As of date, I have yet to see a badger in the wild during my explorations of the Southwest… maybe one day.
Badgers are short-legged omnivores in the families Mustelidae (which also includes the otters, polecats, weasels, and ferrets), and Mephitidae (which also includes the skunks).
What is a Badger
Oh my… look at that face!
More about badgers:
Badgers have rather short, widebodies, with short legs for digging.
They have elongated, weasel-like heads with small ears.
Their tails vary in length depending on species; the stink badger has a very short tail, while the ferret badger’s tail can be 46–51 cm (18–20 in) long, depending on age.
Below is a transcription of the above sign found at the Valley of Fire Visitor Center.
Badger – Taxidea taxus
Found in all life zones, but most numerous in deep soils of desert valleys.
20 to 34 inches (52 to 87 cm) long, weight 15 to 30 pounds (7.5 to 15 kg).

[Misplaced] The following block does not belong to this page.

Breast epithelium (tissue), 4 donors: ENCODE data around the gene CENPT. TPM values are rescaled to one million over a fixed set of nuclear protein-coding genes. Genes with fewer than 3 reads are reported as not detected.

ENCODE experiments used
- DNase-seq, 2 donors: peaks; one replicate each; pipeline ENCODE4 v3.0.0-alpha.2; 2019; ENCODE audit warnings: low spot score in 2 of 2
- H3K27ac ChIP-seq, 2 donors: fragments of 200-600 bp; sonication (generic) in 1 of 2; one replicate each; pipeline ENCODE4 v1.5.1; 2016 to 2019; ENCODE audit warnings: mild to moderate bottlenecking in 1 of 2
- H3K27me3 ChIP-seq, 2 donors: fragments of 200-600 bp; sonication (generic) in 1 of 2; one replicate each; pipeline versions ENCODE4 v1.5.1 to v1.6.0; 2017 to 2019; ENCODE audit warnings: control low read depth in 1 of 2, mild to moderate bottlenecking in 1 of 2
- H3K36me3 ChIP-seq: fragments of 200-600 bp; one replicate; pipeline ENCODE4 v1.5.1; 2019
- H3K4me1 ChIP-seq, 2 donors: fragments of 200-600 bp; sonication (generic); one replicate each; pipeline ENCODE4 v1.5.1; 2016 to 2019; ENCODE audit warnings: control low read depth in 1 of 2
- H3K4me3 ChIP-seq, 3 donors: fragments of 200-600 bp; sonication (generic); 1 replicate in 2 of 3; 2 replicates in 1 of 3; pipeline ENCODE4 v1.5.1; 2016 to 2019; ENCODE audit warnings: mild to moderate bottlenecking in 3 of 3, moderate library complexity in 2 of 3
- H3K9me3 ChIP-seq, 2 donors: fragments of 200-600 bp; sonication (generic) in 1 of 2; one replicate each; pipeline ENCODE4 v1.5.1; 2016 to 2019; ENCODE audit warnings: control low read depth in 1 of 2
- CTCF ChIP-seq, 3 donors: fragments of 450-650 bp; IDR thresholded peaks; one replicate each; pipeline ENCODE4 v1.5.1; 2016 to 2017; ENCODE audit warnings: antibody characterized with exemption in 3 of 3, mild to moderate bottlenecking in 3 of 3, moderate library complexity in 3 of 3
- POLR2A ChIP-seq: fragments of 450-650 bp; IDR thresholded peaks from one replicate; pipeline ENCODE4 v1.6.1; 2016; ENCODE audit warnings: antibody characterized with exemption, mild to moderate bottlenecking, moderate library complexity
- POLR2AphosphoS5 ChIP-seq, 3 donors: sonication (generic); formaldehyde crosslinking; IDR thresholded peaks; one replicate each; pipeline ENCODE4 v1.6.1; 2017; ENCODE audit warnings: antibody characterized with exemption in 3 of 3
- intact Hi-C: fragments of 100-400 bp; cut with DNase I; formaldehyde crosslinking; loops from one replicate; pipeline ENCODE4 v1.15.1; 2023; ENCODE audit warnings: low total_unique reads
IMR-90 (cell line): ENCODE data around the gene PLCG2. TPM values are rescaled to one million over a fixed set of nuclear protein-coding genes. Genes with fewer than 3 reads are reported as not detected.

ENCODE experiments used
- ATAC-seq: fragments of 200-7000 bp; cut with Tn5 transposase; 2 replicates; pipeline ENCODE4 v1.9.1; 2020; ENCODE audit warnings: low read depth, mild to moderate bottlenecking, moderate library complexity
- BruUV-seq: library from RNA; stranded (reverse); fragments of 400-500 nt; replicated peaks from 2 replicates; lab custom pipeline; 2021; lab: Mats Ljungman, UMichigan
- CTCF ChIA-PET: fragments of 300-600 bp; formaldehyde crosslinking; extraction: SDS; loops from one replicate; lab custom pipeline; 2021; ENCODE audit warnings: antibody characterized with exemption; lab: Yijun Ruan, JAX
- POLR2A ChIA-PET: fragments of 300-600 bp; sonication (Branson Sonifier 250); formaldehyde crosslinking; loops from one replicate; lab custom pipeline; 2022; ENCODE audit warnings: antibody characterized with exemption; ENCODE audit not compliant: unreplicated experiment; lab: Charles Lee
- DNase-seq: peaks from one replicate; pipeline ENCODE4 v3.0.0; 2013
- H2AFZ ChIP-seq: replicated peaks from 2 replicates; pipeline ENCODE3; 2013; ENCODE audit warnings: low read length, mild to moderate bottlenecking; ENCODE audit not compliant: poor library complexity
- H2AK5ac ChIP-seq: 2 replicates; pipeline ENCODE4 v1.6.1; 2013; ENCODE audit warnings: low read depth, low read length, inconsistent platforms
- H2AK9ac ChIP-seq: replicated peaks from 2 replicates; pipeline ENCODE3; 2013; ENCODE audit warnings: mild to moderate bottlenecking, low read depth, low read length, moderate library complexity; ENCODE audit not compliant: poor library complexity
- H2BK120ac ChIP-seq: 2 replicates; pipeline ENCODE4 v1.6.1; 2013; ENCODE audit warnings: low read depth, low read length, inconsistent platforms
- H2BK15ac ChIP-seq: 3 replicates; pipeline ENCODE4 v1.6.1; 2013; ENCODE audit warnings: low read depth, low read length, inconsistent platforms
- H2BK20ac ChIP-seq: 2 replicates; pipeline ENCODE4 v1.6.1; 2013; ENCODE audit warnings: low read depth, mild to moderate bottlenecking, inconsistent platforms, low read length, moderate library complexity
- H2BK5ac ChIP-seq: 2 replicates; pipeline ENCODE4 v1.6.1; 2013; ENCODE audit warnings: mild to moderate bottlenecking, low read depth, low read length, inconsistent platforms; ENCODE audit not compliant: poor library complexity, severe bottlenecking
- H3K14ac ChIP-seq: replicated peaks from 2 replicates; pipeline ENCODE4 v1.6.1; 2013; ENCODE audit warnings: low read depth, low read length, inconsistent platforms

Broad, heavy build and short, bowed legs give flattish appearance.
Shaggy coat, grizzled gray to brown in color.
White stripe from shoulder to pointed, slightly upturned snout.
Tail short, bushy, yellowish color.
Cheeks white with black patch.
Feet dark, armed with stout claws up to 1.5 inches (4 cm) long.
Small rodents, ground dwelling birds and their eggs.
Once common in West from southern California to central Mexico, exterminated over large part of range because its burrows are a danger to legs of horse and cattle.
ADAPTATION FOR SURVIVAL
A shy member of the weasel family with same powerful tools they all have: long claws, sharp teeth, loose skin, strong scent glands.
Very courageous fighter, especially if concerned.
Excellent for rodent control; coyote sometimes teams up with badger in dispatching rodents from burrows the badger has found and dug out.
Mostly nocturnal, but occasionally seen in mid-day.
Avoids humans; seldom seen.